Simple signature/countersignature shared-accountability quality improvement initiative to improve reliability of blood sample collection: an essential clinical task

BMJ Open Qual. 2022 Sep;11(3):e001765. doi: 10.1136/bmjoq-2021-001765.

Abstract

Background: Timely lab results are important to clinical decision-making and hospital flow. However, at our institution, unreliable blood sample collection for patients with central venous access jeopardised this outcome and created staff dissatisfaction.

Methods: A multidisciplinary team of nurses including a specialist clinical nurse leader (CNL), the hospital intravenous team and quality improvement (QI) consultants aimed to achieve >80% blood sample collection reliability among patients with central venous access by employing a simple signature/countersignature form coupled with audit-feedback and behavioural economics strategies. The form was piloted on one 25-bed unit. Data were collected for 60 weeks and interpreted per standard run chart rules.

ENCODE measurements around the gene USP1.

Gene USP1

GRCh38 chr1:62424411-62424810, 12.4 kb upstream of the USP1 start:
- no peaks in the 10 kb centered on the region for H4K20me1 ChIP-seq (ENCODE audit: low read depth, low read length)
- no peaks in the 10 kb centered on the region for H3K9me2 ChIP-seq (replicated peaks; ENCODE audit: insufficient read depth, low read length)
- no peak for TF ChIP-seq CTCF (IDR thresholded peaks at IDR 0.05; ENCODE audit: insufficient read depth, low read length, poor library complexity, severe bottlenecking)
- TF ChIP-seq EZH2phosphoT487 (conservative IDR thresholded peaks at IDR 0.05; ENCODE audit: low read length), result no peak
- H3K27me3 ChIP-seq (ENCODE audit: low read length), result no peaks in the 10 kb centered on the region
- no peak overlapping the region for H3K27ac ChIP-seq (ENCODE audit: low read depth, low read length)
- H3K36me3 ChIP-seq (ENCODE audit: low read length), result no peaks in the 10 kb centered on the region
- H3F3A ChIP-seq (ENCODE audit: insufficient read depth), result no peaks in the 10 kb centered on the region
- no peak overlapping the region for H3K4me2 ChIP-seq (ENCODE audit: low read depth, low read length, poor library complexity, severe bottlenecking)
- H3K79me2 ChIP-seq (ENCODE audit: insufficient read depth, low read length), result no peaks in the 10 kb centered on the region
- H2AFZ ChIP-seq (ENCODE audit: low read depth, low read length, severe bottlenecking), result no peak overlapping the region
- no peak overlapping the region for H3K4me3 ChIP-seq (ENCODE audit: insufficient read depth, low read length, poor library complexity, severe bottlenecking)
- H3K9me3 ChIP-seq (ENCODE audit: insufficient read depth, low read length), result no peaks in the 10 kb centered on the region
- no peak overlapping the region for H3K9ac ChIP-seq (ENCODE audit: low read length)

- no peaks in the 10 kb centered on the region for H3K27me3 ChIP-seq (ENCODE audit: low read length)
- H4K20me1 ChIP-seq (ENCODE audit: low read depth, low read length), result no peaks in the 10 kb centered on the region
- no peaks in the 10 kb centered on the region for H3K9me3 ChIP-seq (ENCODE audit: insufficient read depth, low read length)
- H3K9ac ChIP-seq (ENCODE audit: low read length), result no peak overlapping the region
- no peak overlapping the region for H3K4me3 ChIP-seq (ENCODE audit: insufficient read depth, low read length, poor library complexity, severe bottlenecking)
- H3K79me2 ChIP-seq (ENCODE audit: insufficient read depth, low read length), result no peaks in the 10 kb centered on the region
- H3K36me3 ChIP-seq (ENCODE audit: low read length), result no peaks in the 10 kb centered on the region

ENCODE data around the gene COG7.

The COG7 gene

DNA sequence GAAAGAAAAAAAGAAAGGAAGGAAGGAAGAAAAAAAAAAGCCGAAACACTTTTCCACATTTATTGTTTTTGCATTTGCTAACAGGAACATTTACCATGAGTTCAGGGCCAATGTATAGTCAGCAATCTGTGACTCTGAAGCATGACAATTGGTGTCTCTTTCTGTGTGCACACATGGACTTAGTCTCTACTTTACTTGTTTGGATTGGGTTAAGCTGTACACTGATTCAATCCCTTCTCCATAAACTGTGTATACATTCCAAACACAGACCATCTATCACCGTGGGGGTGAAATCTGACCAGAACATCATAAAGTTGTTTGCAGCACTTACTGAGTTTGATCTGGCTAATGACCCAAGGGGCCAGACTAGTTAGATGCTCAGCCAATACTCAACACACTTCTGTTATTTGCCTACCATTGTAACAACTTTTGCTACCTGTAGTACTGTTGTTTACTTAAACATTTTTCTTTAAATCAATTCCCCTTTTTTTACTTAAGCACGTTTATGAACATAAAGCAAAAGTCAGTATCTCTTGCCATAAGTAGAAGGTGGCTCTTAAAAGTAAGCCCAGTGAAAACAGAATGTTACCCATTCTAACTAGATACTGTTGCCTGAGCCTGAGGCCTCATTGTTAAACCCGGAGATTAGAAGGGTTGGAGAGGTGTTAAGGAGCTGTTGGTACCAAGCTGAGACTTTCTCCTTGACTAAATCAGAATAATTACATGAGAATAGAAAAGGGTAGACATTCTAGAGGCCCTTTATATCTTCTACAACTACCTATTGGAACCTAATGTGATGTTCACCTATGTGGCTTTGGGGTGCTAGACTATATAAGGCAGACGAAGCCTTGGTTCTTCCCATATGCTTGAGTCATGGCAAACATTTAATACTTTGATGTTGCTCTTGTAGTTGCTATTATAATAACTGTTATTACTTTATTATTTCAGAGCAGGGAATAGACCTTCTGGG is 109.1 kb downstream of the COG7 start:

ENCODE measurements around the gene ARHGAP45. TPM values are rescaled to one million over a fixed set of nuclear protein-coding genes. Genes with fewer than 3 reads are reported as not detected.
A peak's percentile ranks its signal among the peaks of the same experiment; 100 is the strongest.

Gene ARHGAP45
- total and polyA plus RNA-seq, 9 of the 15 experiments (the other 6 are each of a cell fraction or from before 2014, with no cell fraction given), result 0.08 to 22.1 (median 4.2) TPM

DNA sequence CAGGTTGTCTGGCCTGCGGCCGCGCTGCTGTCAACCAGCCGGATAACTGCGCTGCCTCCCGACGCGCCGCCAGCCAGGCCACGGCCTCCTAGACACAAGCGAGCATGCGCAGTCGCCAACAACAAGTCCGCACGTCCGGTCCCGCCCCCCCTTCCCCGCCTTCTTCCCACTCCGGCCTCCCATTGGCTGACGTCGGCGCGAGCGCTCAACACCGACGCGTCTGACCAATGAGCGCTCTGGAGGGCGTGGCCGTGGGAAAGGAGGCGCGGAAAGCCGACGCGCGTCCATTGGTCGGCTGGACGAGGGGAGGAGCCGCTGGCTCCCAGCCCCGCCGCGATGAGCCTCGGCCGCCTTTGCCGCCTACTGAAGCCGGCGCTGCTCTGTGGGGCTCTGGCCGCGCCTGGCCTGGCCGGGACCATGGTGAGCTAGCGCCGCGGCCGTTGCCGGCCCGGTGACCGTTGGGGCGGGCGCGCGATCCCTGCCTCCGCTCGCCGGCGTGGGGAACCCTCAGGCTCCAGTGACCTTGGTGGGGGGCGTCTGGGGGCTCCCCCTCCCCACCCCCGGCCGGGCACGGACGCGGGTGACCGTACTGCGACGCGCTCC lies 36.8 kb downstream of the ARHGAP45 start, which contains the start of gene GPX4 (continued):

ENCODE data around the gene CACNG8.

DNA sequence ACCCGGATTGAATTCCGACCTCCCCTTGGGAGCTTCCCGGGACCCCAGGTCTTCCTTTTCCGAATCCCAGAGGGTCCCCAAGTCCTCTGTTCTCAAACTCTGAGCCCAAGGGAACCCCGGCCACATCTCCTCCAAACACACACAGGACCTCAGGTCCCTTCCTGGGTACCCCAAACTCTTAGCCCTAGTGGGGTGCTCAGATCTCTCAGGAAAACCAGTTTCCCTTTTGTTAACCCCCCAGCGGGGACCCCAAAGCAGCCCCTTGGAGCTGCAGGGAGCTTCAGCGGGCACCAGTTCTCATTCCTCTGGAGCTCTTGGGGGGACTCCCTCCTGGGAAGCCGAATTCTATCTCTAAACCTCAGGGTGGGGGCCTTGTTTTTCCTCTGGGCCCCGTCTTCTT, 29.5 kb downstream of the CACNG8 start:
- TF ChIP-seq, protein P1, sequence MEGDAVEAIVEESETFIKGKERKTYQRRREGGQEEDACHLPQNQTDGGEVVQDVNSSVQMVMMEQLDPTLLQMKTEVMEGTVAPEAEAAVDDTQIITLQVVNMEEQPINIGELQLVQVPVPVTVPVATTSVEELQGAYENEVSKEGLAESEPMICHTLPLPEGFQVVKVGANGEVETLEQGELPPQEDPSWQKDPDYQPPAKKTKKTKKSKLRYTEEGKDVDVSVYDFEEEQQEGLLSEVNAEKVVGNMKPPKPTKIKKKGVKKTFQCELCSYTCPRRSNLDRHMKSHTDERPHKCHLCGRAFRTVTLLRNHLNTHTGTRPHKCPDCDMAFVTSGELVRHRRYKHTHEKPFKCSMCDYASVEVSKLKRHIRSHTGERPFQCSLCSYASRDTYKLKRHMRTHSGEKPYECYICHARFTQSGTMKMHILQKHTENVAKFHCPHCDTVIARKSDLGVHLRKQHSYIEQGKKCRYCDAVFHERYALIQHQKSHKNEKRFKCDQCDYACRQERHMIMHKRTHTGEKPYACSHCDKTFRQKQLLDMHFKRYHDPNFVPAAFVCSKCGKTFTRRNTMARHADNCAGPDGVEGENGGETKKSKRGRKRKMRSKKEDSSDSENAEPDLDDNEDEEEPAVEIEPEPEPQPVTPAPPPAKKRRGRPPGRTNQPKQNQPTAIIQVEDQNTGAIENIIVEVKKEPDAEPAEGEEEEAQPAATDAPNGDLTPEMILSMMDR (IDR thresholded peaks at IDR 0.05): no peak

Results: Blood sample collection reliability exceeded the 80% goal by week 22. The practice was sustained on the pilot unit and spread successfully to other wards despite significant operational threats including the COVID-19 pandemic.

Conclusions: At our institution, a simple signature/countersignature form supplemented by audit-feedback and behavioural economics strategies led to sustained practice change among staff. The pairing of CNL to QI consultant enhanced change potency and durability.

Keywords: Checklists; Hospital medicine; Laboratory medicine; Nurses; Quality improvement.

MeSH terms

  • COVID-19*
  • Humans
  • Pandemics
  • Quality Improvement*
  • Reproducibility of Results
  • Social Responsibility